Monday, March 09, 2009

My Last Post at ForeWord

My guest posting at the Shelf Space blog is drawing to a close --

My last post is a continued discussion of ARCs, this time looking at ARCs and library collections.

A sneak peak:

On a professional library listserv, a librarian justified adding ARCs to her permanent collection because low budgets meant fewer materials. I wonder—as budgets continue to fall, with other people adopt this "but I cannot afford the final book" attitude? And really, what's the harm? It's just a few typos, right? Isn't putting books—even if they are ARCs—into the hands of customers the most important thing?

Go read the whole thing and let me know -- would you put an ARC in a formal library collection? Have you ever checked out a book only to discover it's an ARC?

© Elizabeth Burns of A Chair, A Fireplace & A Tea Cozy


Anonymous said...

Absolutely not. Never.

I've never added an ARC to my collection nor have I ever checked out a book only to discover it was an ARC. (I have passed them on to other librarians, thrown them away, AND given them to students who saw them on my desk, but adding it to the collection is a no-no.)

Anonymous said...

I've seen a couple ARCs in the library before... and, come to think, this was before I knew both that they weren't supposed to be shelved AND that they weren't necessarily identical to the final versions in actual word content. Hmm, I checked one out once, and I didn't care for the book much-- now I wonder if it just wasn't done being edited!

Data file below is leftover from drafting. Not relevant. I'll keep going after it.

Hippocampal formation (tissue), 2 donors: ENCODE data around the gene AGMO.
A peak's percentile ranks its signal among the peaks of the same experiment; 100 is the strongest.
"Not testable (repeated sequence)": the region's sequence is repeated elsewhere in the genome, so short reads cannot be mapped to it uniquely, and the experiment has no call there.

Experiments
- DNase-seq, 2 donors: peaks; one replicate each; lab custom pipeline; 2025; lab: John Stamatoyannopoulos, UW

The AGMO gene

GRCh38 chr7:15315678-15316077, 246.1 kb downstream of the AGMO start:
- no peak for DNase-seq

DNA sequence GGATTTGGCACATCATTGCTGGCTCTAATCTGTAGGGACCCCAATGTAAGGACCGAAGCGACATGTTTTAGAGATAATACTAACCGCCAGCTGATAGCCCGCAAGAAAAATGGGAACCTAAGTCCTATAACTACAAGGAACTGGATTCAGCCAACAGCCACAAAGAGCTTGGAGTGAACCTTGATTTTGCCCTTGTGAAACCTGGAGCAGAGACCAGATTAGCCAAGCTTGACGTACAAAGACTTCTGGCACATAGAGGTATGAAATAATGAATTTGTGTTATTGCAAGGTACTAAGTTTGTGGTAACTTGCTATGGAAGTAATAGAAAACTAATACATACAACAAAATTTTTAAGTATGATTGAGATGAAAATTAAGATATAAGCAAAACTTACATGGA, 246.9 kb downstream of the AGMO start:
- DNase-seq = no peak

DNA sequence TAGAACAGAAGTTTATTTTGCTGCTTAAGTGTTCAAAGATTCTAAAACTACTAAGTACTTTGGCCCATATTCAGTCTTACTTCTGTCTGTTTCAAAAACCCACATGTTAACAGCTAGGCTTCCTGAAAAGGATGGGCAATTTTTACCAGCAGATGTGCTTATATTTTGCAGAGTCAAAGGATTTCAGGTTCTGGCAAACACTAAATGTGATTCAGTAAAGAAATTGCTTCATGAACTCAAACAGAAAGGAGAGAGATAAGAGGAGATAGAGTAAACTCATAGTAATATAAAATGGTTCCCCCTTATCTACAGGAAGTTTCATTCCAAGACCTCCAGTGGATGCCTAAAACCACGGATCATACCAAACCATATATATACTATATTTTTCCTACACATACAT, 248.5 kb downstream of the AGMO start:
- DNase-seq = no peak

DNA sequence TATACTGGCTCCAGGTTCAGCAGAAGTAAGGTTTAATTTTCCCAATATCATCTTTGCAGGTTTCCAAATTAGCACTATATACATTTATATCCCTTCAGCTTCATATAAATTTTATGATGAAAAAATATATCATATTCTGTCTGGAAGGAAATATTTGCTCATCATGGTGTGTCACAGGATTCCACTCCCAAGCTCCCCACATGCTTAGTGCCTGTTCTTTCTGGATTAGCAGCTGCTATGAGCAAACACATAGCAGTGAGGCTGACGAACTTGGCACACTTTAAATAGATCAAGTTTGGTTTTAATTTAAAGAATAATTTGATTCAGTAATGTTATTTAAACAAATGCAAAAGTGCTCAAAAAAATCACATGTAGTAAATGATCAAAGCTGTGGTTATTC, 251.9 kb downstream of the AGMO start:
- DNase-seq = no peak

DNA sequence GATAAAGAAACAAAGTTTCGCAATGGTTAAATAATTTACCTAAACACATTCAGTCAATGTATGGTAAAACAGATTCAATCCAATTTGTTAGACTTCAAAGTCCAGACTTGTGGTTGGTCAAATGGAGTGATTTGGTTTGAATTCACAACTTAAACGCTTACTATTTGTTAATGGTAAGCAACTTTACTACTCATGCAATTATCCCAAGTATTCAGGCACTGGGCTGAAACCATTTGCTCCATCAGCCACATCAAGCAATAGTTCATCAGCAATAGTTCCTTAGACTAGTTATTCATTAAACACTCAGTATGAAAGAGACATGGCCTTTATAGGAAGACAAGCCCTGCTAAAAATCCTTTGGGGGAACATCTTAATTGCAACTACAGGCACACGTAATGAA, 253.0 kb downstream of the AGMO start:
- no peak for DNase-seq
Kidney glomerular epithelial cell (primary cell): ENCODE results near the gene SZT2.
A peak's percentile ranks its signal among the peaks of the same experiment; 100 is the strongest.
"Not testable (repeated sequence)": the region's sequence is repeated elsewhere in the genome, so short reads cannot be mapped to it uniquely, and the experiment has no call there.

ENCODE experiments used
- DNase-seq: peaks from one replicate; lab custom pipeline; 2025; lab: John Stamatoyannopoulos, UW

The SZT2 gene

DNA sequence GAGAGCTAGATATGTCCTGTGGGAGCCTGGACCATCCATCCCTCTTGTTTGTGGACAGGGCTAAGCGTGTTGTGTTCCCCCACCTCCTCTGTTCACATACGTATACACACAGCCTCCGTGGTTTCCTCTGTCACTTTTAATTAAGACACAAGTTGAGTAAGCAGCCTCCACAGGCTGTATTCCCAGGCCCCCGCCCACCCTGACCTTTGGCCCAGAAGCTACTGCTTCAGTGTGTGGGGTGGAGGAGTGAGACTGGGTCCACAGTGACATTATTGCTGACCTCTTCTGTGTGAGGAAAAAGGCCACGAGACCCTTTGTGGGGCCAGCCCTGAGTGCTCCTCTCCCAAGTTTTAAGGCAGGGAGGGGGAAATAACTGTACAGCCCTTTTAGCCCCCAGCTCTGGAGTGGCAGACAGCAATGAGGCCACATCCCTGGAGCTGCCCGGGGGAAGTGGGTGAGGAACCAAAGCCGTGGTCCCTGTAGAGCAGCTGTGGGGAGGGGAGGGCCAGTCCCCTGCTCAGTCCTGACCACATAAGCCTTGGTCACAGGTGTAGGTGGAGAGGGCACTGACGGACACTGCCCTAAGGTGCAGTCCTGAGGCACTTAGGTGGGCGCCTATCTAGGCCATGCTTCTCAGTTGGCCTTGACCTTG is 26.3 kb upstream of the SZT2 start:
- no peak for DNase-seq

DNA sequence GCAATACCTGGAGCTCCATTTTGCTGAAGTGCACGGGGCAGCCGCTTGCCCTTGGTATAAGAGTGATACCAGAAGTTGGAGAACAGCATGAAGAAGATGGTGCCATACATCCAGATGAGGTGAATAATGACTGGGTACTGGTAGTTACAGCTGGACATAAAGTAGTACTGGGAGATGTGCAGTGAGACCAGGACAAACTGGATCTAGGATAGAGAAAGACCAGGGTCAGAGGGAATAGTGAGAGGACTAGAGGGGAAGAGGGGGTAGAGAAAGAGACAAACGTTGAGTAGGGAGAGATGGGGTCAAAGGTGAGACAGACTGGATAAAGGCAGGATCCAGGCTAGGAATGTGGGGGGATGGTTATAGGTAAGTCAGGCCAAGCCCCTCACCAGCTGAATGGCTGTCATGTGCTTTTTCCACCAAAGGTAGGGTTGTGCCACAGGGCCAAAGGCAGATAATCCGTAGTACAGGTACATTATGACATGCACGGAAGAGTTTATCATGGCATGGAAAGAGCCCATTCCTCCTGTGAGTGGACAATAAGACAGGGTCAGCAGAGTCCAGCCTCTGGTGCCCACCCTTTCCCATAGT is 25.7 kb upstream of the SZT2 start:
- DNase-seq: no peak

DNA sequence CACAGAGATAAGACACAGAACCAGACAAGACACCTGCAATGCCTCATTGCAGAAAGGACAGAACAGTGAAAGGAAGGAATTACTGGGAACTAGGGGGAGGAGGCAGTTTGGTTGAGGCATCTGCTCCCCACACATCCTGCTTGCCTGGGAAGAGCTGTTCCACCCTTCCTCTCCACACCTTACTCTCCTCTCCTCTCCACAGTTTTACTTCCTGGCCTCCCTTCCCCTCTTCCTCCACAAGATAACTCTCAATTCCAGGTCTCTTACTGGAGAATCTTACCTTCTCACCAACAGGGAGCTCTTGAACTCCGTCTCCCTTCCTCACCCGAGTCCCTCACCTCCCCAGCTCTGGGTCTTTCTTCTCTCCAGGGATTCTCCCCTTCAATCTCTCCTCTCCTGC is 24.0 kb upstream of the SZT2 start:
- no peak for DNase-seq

--reader for whom OpenID is not working

Tasha said...

I recently had a big discussion with my library system about this. We have many smaller libraries who seem to think that going to ALA and picking up ARCs is a great way to stock their collections. I asked the library system to take a proactive stand against ARCs in the shared catalog. Nope.

So I don't have them in my library's collection, but many libraries in our area do. I'll be sharing your articles with the group in the hopes of getting this changed though!

Liz B said...

Tasha, I'm curiuos as to how their logic for inclusion stands up in the face of the poor physical quality and the lesser literary quality (because of typos, etc. and other specific language).

As I mentioned in a comment at ForeWord, what other corners do these libraries cut? Because it does, I think, send a message -- they will bend the rules. What about copyright? Licensing agreements? Etc?